Moving Beyond 'Bigotry of Yore,' Court Revokes Redskins Trademark

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Moving Beyond 'Bigotry of Yore,' Court Revokes Redskins Trademark

Campaigners say that "Dan Snyder and the NFL must face the fact that the R-word is hurtful and wrong, and that it’s time to do the right thing and change the name."

Though it does not forbid use of the name, the ruling may threaten the team's ability to protect its brand or prevent others from selling items with the team's logo. (Image via Motherjones)

In what is being reported as the biggest legal blow thus far against the contentious Washington D.C. football enterprise, a federal court on Wednesday ruled that the name "Redskins" is disparaging to Native Americans and thus its trademark registration must be revoked.

In the decision (pdf), Judge Gerald Bruce Lee of the Fourth Circuit Court of Appeals in Alexandria, Virginia ordered the federal Patent and Trademark Office to cancel the registration. Though it does not forbid use of the name, the ruling threatens the team's ability to protect its brand or prevent others from selling items with the team's logo.

The ruling upholds a previous court decision in a case brought by five Native American plaintiffs, led by Navajo activist Amanda Blackhorse, who argued that the team name is offensive and violates the federal Lanham Act, which prohibits trademarks that denigrate people or bring them into "contempt or disrepute." Last August, Blackhorse and the others were sued by the team before the Department of Justice intervened.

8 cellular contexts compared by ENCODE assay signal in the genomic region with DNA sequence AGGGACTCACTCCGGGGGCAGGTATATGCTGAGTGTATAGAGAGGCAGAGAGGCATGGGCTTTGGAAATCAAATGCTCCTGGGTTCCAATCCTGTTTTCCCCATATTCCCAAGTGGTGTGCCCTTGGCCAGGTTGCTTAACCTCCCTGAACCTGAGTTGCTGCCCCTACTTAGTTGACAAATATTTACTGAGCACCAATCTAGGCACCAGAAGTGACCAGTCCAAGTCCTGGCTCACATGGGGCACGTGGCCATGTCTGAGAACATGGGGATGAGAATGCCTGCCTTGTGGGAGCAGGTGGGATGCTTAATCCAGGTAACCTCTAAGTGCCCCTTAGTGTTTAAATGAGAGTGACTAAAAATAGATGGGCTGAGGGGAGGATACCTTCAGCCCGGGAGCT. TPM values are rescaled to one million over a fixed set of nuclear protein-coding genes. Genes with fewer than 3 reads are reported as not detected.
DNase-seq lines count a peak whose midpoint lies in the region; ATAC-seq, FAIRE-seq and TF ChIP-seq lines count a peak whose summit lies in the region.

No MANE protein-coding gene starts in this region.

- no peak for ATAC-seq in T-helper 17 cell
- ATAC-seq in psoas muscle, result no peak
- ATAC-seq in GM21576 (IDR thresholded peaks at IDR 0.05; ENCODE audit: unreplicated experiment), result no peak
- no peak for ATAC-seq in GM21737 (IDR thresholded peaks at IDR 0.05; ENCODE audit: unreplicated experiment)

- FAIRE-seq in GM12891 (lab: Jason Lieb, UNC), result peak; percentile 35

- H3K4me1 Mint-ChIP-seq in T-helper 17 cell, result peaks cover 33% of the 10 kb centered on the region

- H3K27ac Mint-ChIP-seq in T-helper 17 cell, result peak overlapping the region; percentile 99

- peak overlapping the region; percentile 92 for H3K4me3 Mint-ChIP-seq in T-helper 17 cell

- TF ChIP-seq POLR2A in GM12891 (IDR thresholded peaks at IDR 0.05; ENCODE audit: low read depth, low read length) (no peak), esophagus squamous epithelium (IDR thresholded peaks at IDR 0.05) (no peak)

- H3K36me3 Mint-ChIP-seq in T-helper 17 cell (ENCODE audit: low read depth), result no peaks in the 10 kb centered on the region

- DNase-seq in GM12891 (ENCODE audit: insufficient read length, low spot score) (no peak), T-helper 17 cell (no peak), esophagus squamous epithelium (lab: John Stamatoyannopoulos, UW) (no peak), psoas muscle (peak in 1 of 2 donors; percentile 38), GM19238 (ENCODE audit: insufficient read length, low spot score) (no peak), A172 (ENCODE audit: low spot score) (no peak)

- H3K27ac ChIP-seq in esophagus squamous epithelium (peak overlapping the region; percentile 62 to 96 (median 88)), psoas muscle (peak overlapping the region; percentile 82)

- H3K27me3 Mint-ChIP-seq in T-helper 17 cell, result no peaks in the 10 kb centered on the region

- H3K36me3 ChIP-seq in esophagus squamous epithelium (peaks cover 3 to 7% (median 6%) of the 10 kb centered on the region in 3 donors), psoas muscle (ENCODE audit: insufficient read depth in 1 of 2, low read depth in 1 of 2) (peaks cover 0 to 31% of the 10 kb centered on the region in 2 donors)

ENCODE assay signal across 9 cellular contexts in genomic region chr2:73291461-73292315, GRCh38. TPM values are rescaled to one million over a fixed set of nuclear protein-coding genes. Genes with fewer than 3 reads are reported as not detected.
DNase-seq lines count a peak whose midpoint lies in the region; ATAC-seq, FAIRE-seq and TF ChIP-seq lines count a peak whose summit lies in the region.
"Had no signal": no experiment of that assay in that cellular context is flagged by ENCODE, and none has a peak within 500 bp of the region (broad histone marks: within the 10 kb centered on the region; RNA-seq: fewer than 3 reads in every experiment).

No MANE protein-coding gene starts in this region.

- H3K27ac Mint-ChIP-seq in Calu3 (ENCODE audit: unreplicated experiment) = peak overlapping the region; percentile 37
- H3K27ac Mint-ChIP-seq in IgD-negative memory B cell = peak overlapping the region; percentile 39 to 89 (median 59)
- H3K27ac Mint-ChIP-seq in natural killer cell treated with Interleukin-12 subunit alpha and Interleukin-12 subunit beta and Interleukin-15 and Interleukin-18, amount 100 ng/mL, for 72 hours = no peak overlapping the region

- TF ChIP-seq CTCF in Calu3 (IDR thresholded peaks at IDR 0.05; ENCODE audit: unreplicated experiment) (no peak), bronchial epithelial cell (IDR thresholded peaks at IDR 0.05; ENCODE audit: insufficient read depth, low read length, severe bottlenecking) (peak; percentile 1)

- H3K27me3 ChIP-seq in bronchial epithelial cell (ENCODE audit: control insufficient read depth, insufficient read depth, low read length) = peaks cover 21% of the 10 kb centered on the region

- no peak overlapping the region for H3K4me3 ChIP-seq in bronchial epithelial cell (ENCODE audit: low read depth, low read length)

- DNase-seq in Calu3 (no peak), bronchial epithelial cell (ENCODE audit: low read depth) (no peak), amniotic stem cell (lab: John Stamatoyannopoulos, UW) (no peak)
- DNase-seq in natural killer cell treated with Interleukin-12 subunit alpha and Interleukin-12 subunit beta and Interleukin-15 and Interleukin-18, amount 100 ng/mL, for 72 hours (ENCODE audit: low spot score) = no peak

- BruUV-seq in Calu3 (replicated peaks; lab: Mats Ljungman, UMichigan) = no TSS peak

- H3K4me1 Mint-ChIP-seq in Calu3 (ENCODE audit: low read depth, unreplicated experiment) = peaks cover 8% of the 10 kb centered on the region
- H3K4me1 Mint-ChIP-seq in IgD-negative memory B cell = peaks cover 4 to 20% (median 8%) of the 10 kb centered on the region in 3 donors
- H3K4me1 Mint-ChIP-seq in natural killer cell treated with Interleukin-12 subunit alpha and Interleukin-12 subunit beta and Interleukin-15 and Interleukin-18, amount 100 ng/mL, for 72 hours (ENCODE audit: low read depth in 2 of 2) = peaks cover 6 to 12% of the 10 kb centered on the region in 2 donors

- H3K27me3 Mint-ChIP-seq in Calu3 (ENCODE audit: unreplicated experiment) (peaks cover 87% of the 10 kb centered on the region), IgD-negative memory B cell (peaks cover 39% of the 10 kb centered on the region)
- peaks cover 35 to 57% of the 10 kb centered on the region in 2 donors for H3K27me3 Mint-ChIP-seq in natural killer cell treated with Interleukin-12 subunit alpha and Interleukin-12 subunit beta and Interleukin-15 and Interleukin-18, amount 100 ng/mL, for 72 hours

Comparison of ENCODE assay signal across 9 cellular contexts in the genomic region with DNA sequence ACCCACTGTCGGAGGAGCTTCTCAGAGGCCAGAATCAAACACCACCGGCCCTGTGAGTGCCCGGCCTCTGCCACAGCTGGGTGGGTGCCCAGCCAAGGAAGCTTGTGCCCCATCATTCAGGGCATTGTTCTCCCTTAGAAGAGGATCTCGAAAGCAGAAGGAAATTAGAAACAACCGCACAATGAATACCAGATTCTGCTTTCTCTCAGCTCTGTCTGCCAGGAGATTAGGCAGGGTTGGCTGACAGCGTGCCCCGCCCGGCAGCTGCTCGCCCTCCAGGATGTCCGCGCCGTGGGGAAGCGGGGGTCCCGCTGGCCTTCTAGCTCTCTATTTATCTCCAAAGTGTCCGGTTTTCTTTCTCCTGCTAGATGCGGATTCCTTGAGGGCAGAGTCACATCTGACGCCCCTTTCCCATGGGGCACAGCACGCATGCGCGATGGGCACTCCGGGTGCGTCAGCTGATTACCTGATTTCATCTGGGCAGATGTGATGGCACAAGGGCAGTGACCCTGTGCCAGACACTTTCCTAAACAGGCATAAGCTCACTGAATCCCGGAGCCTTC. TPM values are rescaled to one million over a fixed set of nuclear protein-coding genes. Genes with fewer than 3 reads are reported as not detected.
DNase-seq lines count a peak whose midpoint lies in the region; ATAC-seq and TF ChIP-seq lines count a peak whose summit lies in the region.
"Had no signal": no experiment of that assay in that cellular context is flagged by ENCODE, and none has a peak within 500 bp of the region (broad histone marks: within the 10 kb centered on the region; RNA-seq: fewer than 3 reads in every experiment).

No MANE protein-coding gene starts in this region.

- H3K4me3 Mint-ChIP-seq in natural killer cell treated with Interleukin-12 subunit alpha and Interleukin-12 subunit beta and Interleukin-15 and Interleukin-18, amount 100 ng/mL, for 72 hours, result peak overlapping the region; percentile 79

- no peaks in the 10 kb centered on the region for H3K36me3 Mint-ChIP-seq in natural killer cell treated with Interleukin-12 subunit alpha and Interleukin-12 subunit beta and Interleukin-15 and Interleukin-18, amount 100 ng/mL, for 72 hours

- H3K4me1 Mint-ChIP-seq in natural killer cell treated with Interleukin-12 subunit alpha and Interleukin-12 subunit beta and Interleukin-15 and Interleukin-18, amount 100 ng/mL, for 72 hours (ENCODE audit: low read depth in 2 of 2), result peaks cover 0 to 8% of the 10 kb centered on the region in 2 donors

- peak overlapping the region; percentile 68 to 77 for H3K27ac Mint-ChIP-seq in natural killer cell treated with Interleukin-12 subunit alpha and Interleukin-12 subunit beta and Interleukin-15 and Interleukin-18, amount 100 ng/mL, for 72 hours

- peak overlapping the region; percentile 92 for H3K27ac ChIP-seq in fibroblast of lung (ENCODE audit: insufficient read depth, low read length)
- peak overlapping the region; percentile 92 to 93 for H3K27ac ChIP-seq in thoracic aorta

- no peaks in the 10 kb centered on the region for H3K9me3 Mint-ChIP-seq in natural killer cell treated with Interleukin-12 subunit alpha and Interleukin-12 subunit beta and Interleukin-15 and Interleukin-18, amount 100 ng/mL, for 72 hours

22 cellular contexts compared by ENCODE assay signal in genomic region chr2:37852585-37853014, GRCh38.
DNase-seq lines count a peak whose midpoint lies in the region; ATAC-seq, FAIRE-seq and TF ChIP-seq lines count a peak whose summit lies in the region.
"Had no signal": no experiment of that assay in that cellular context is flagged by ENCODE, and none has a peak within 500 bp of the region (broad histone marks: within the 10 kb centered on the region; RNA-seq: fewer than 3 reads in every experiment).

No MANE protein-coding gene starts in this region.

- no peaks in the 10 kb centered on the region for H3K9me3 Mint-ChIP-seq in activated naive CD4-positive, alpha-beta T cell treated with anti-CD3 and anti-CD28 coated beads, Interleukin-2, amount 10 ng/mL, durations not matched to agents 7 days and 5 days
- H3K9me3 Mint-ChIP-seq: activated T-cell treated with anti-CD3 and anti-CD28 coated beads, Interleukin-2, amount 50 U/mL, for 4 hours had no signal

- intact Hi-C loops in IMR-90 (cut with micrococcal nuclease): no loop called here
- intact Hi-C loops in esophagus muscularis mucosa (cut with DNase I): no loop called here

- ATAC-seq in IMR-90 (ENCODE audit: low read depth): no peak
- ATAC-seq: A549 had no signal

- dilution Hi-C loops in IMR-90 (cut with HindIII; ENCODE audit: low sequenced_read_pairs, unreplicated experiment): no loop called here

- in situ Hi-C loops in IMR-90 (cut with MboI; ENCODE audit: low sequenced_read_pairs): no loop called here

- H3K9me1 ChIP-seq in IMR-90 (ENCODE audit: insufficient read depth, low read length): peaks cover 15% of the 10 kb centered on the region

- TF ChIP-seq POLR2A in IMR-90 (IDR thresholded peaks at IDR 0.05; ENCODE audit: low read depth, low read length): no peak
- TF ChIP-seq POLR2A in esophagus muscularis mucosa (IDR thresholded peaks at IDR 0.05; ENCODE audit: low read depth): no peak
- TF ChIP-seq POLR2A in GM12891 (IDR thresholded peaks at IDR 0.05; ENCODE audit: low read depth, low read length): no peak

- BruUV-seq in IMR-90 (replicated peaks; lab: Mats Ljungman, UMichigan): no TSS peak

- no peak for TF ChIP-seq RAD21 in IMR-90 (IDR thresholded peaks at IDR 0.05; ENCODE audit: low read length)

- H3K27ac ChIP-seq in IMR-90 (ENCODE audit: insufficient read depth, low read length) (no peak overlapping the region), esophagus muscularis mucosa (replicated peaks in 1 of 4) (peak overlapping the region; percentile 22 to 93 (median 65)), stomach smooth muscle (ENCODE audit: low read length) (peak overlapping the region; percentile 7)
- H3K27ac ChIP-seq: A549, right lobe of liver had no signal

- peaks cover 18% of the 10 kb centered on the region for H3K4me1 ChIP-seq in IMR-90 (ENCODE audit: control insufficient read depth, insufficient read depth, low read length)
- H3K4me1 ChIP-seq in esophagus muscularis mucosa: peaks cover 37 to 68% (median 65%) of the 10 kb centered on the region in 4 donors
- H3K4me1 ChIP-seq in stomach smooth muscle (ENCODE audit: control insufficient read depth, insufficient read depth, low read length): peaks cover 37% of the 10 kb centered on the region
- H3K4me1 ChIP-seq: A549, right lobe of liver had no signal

In a statement (pdf), the Change the Mascot campaign celebrated the ruling as victory for Blackhorse and others "at a moment when the country is clearly demanding an end to the bigotry of yore."

The statement continues:

Today’s ruling further highlight s how the Washington NFL team’s insistence on ignoring the will of an increasingly diverse country has become a crisis for the NFL—and the league’s refusal to use its power to change this offensive name turns its silence into active complicity, associating itself with those who believe people of color deserve to be slurred. ...

We have seen incredible bipartisan progress in recent weeks surrounding the effort to end the promotion, marketing and profiting off of the Confederate flag. We have seen the highest court in the land move to protect all people’s right to marry, and we’ve now see two separate courts declare that taxpayers are not obligated to effectively subsidize the Washington team’s racial slur by granting it lucrative patent protections. Now, Dan Snyder and the NFL must face the fact that the R-word is hurtful and wrong, and that it’s time to do the right thing and change the name.

The cancellation would not go into effect until the team have gone through all of their appeals. "But even if the Redskins ultimately take the case to the Supreme Court and lose, the team can still use 'Redskins' and seek trademark protections under state law," the Washington Post reports.

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